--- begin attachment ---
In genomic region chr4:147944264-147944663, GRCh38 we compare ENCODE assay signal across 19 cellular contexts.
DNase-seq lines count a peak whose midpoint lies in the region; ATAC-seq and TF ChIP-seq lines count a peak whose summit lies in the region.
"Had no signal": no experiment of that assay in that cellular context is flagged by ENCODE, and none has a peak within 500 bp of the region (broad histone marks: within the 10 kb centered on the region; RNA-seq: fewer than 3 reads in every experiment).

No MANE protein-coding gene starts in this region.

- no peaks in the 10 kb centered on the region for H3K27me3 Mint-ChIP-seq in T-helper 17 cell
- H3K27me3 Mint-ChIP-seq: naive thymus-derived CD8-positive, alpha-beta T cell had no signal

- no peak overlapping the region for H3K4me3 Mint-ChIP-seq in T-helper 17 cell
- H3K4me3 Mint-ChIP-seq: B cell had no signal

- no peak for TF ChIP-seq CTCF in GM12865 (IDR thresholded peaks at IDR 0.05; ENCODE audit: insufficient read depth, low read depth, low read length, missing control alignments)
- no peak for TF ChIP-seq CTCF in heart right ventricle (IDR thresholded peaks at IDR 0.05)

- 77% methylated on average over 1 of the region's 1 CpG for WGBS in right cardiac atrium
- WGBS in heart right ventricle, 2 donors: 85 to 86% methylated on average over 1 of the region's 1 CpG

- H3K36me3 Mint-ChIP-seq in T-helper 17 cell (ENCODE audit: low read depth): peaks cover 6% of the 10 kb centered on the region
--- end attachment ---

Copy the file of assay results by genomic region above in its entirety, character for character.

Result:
In genomic region chr4:147944264-147944663, GRCh38 we compare ENCODE assay signal across 19 cellular contexts.
DNase-seq lines count a peak whose midpoint lies in the region; ATAC-seq and TF ChIP-seq lines count a peak whose summit lies in the region.
"Had no signal": no experiment of that assay in that cellular context is flagged by ENCODE, and none has a peak within 500 bp of the region (broad histone marks: within the 10 kb centered on the region; RNA-seq: fewer than 3 reads in every experiment).

No MANE protein-coding gene starts in this region.

- no peaks in the 10 kb centered on the region for H3K27me3 Mint-ChIP-seq in T-helper 17 cell
- H3K27me3 Mint-ChIP-seq: naive thymus-derived CD8-positive, alpha-beta T cell had no signal

- no peak overlapping the region for H3K4me3 Mint-ChIP-seq in T-helper 17 cell
- H3K4me3 Mint-ChIP-seq: B cell had no signal

- no peak for TF ChIP-seq CTCF in GM12865 (IDR thresholded peaks at IDR 0.05; ENCODE audit: insufficient read depth, low read depth, low read length, missing control alignments)
- no peak for TF ChIP-seq CTCF in heart right ventricle (IDR thresholded peaks at IDR 0.05)

- 77% methylated on average over 1 of the region's 1 CpG for WGBS in right cardiac atrium
- WGBS in heart right ventricle, 2 donors: 85 to 86% methylated on average over 1 of the region's 1 CpG

- H3K36me3 Mint-ChIP-seq in T-helper 17 cell (ENCODE audit: low read depth): peaks cover 6% of the 10 kb centered on the region